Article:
Putting bills on automatic
Savings on auto pilot, yes. Bills on auto pilot, no.
While you'll never forget to pay if you set up automatic bill pay, you can forget to keep enough money in your account and get hit with overdraft fees or penalties for returned payments.
Paying bills automatically takes you out of the process, says CFP professional Ed Gjertsen, president of the Denver-based Financial Planning Association. And that means you're not noticing charges that don't belong. Worst of all, "it further desensitizes you to spending," he says.
Auto bill pay is especially dangerous with bills that are due sporadically, says Bruce McClary, vice president of public relations and external affairs for the National Foundation for Credit Counseling.
When unexpected money comes out of an account automatically, "it could be the tipping point, especially if somebody is living on the edge," he says.
Want to remember to pay and stay in control of your money? Instead of setting up automatic payments, set up an alert reminding you to pay the bill, says McClary.
Having no emergency fund
From car repairs to a job loss, surprise expenses are a given. Having the money to cover them isn't. An emergency fund provides a crucial crutch when things go wrong.
You should save three months of living expenses if you're a two-income family, and six months if you're a one-income family, says Andy Byron, financial adviser and partner with HC Financial Advisors in Lafayette, California.
Can't swing that much? Even having a few hundred dollars in savings can give you a cushion to pay for repairs or groceries without having to reach for credit cards.
"Even if you can only afford to set aside a minimum amount, that … can really come in handy in an emergency," says Michelle Dosher, managing editor for the consumer education department of the Credit Union National Association, or CUNA, in Madison, Wisconsin.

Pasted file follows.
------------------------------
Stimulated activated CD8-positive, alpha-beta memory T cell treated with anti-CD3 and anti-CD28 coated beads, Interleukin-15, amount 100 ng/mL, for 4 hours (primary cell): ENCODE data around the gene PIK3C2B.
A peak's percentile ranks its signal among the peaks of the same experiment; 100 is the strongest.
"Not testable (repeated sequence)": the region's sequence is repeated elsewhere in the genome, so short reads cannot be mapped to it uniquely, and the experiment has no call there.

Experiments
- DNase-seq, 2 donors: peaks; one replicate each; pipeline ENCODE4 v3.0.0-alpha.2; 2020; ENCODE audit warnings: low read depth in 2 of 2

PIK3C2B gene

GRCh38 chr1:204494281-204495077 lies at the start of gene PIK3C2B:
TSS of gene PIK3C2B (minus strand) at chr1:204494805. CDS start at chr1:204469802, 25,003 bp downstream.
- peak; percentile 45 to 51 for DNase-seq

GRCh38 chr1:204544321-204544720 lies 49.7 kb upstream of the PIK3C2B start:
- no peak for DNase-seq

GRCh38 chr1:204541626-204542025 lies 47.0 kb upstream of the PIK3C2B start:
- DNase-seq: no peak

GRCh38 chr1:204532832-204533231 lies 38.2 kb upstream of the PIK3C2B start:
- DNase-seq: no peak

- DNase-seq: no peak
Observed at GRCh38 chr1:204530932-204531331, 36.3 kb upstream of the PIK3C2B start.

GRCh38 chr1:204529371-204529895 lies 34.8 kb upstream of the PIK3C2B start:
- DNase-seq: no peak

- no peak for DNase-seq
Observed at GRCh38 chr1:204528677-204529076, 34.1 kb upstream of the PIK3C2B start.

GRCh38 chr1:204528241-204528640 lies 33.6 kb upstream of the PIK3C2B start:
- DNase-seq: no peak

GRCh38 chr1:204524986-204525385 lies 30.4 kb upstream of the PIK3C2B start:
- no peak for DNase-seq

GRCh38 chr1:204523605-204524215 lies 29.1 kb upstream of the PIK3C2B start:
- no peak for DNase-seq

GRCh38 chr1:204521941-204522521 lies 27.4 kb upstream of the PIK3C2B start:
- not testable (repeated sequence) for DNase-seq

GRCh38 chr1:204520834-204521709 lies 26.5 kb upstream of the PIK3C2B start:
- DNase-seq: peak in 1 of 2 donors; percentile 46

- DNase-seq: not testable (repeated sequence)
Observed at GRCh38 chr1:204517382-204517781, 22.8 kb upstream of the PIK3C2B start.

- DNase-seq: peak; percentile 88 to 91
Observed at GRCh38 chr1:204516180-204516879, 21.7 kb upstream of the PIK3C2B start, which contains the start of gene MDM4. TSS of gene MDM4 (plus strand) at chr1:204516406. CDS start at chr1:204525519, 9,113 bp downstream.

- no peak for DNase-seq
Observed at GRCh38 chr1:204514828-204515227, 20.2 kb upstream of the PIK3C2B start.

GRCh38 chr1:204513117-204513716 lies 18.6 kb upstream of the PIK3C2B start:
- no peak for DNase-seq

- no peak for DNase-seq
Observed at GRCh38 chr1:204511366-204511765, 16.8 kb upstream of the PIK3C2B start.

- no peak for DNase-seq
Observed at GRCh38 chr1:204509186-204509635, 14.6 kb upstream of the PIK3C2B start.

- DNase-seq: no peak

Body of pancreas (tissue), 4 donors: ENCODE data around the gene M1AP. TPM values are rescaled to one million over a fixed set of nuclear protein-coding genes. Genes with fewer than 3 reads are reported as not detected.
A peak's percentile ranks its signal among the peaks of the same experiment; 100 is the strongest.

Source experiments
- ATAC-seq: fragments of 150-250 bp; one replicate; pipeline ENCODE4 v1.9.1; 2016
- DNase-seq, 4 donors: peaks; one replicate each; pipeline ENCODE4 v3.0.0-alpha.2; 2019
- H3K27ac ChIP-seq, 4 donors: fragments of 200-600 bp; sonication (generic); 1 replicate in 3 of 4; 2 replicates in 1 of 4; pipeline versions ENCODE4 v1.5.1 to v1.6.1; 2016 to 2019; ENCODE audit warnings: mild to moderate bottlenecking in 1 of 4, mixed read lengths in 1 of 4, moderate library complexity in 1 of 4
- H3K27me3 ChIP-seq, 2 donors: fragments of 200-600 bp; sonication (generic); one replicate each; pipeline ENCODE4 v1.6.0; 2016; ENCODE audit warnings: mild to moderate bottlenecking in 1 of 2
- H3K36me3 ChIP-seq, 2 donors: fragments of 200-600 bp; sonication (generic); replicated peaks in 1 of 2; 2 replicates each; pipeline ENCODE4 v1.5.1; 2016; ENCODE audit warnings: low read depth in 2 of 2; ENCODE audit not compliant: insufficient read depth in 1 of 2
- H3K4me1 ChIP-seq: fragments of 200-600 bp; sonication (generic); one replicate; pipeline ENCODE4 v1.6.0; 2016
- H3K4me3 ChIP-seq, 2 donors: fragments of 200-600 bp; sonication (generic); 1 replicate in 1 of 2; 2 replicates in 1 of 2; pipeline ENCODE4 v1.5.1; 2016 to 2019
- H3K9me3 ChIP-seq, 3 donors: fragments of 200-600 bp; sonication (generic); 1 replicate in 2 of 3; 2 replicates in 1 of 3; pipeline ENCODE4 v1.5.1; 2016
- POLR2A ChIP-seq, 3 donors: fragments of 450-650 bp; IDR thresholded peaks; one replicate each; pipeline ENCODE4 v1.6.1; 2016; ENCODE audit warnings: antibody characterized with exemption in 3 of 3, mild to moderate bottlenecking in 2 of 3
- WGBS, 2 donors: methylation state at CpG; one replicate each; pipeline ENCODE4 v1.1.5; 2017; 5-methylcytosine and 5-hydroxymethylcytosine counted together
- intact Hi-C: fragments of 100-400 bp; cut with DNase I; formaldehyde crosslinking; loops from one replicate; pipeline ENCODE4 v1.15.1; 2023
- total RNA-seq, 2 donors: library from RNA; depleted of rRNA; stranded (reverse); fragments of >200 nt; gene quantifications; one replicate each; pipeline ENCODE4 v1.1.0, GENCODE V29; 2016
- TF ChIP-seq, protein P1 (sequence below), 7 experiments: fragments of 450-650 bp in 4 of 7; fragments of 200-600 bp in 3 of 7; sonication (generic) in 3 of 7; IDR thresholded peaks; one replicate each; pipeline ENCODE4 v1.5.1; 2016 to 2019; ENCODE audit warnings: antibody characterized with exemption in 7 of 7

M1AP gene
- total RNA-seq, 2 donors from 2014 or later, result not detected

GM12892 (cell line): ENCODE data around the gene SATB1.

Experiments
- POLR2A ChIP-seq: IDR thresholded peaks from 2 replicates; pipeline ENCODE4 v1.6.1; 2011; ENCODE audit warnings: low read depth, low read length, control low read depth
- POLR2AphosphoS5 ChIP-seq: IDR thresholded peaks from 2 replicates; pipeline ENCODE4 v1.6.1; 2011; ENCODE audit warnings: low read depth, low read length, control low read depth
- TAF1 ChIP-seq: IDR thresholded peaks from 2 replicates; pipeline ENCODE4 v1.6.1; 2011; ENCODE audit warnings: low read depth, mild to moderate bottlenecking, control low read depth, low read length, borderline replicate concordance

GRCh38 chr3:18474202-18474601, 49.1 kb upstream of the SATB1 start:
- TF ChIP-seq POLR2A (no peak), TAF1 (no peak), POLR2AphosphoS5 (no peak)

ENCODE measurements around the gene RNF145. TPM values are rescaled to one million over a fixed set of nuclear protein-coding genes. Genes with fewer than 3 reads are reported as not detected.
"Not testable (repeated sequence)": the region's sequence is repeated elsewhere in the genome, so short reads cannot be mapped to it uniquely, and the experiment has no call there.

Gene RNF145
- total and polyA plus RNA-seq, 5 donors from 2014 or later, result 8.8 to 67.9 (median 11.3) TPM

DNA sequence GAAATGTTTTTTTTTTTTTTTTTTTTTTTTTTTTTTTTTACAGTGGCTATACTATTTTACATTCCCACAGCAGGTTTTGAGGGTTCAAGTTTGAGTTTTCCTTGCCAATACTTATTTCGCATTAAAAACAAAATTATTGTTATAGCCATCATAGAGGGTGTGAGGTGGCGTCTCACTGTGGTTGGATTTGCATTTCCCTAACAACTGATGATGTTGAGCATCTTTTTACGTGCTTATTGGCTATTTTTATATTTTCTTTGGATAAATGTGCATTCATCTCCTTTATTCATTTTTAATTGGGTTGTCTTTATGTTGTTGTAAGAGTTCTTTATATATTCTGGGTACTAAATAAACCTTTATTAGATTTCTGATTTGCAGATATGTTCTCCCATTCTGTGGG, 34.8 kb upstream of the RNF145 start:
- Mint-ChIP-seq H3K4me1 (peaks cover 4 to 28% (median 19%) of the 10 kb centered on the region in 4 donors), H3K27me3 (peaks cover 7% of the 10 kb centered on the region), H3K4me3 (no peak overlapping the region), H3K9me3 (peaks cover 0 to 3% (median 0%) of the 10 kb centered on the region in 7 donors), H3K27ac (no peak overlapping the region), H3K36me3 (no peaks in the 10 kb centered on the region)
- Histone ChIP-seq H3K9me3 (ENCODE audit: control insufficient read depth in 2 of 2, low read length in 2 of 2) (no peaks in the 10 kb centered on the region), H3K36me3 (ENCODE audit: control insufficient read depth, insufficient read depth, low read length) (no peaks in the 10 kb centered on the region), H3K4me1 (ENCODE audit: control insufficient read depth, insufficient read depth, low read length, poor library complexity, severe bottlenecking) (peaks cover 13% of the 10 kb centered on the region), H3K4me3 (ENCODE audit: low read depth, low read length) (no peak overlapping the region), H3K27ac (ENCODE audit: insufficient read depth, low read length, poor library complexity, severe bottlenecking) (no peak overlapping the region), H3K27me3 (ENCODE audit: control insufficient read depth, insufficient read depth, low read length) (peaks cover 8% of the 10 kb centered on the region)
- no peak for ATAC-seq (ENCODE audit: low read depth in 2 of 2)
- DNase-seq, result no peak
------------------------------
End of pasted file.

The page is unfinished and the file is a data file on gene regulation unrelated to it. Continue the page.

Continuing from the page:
And often, it is smaller things, like home and car repairs -- rather than job loss -- that send people over the financial edge, she says.
Failing to budget
If you don't have a budget, it makes it harder to stave off financial disasters. A budget helps you decrease or prevent debt; it also helps you build savings in case of emergency.
A budget can protect you, but it also "gives you a road map to reach your financial goals," Dosher says.
In order to build a successful budget, first spend some time tracking your spending. "Understanding how much money you have coming in as well as going out is the first step to truly keeping a successful spending plan," she says.
You can improve your budgeting process -- and stick to your plan -- if you shop with a list.
"Even folks who have a pretty good grip on their spending habits" can get derailed when they don't prepare shopping lists, McClary says.
Spending more than you earn
Living beyond your means leads to nothing but trouble.
Symptoms include charging necessities, carrying balances, and -- as the condition progresses -- transferring balances. This is often followed by running up balances on those credit cards again.
If you have to reach for plastic to make it through the month, that's a huge red flag.
"If you continue, you're going to find yourself declaring bankruptcy" or borrowing more money, Byron says.
One solution: Put down the card and back away slowly.